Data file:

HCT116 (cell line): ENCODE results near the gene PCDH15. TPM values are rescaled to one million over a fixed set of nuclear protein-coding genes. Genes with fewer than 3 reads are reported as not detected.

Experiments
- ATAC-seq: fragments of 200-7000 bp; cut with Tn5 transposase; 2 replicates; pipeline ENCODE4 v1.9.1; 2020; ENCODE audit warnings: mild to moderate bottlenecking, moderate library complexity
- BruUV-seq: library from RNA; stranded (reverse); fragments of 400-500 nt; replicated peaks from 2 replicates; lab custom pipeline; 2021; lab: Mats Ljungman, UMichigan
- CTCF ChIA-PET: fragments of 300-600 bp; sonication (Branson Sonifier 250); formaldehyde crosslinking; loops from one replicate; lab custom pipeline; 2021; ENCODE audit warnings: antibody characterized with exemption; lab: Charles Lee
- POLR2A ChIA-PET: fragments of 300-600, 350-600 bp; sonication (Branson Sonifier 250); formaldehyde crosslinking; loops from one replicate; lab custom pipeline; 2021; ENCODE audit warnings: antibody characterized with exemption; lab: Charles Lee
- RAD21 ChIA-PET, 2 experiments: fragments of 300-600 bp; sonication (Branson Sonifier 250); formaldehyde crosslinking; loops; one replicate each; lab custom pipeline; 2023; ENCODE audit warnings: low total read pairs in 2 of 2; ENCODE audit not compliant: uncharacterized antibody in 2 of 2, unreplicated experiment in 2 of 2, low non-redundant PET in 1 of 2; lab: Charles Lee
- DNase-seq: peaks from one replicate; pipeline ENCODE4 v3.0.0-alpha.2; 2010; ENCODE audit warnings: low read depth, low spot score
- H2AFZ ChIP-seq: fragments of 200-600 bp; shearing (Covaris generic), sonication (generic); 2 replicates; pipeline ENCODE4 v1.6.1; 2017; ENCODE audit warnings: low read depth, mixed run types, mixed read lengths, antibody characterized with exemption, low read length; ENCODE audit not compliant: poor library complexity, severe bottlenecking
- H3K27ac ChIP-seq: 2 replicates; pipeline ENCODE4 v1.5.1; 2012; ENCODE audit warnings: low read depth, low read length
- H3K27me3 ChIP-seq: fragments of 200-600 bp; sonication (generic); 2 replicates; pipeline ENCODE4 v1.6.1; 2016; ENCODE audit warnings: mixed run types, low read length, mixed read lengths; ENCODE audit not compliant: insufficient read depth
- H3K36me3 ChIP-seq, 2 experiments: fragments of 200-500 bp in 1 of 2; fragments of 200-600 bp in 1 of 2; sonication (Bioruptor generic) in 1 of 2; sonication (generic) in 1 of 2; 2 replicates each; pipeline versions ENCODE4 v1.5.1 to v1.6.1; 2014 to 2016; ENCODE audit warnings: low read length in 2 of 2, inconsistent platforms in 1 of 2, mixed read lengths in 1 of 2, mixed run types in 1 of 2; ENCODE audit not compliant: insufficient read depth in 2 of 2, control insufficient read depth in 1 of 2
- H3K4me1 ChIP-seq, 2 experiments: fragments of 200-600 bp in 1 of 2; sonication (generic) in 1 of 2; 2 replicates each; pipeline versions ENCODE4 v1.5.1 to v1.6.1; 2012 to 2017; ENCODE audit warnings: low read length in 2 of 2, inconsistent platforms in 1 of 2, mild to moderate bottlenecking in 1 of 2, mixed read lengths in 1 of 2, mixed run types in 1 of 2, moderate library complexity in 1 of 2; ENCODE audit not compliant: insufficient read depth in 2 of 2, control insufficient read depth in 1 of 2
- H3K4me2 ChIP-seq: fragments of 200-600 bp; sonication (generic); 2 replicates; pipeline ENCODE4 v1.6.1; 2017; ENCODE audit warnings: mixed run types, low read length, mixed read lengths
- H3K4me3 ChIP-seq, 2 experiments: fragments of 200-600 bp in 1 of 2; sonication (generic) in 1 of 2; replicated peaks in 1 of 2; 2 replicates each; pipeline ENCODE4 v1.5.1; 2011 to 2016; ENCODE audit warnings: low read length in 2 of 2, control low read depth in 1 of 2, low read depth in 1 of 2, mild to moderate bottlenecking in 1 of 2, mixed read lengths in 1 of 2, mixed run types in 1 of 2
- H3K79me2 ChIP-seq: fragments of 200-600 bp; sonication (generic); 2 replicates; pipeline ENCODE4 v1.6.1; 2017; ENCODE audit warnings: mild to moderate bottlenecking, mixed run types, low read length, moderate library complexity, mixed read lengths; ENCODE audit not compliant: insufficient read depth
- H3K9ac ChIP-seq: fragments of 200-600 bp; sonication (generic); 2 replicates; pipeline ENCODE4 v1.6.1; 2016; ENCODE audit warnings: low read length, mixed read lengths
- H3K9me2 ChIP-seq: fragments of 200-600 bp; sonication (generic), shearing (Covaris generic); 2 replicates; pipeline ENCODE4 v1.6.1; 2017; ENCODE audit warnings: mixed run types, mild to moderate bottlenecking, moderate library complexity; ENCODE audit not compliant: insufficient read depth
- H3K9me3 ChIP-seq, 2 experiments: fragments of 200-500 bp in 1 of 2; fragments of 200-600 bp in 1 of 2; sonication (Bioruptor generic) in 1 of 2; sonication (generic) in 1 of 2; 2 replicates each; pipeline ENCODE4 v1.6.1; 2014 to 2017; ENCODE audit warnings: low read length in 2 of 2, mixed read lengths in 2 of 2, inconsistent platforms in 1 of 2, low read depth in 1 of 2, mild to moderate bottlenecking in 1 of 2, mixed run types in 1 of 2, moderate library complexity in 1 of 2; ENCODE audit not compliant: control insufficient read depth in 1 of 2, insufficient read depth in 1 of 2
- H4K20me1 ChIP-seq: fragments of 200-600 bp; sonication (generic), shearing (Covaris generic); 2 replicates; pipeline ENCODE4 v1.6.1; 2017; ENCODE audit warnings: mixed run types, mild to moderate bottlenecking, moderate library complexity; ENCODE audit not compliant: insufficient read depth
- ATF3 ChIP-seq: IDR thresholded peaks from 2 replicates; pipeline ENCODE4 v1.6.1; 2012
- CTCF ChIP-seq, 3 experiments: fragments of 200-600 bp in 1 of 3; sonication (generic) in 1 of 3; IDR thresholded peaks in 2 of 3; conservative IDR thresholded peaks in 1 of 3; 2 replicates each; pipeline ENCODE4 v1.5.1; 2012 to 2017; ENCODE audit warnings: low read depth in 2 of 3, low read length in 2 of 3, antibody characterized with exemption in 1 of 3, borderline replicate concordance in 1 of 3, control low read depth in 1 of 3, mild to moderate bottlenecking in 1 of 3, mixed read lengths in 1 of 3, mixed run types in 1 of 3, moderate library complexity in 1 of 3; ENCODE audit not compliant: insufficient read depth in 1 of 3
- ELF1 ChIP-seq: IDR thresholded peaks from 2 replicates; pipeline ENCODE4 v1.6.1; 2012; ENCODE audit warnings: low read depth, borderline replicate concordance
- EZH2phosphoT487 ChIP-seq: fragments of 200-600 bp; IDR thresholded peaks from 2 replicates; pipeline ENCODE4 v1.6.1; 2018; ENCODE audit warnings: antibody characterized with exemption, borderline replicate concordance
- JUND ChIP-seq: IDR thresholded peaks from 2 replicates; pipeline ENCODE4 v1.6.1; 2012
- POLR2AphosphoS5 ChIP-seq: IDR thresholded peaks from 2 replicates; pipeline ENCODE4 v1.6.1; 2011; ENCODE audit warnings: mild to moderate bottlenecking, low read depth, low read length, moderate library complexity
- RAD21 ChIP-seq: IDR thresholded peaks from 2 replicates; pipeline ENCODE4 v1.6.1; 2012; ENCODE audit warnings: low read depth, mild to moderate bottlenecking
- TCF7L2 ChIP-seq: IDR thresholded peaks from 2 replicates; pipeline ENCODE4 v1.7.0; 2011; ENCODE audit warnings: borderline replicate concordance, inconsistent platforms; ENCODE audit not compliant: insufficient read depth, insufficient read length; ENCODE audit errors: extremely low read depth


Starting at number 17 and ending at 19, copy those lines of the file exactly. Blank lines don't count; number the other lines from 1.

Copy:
- H3K9ac ChIP-seq: fragments of 200-600 bp; sonication (generic); 2 replicates; pipeline ENCODE4 v1.6.1; 2016; ENCODE audit warnings: low read length, mixed read lengths
- H3K9me2 ChIP-seq: fragments of 200-600 bp; sonication (generic), shearing (Covaris generic); 2 replicates; pipeline ENCODE4 v1.6.1; 2017; ENCODE audit warnings: mixed run types, mild to moderate bottlenecking, moderate library complexity; ENCODE audit not compliant: insufficient read depth
- H3K9me3 ChIP-seq, 2 experiments: fragments of 200-500 bp in 1 of 2; fragments of 200-600 bp in 1 of 2; sonication (Bioruptor generic) in 1 of 2; sonication (generic) in 1 of 2; 2 replicates each; pipeline ENCODE4 v1.6.1; 2014 to 2017; ENCODE audit warnings: low read length in 2 of 2, mixed read lengths in 2 of 2, inconsistent platforms in 1 of 2, low read depth in 1 of 2, mild to moderate bottlenecking in 1 of 2, mixed run types in 1 of 2, moderate library complexity in 1 of 2; ENCODE audit not compliant: control insufficient read depth in 1 of 2, insufficient read depth in 1 of 2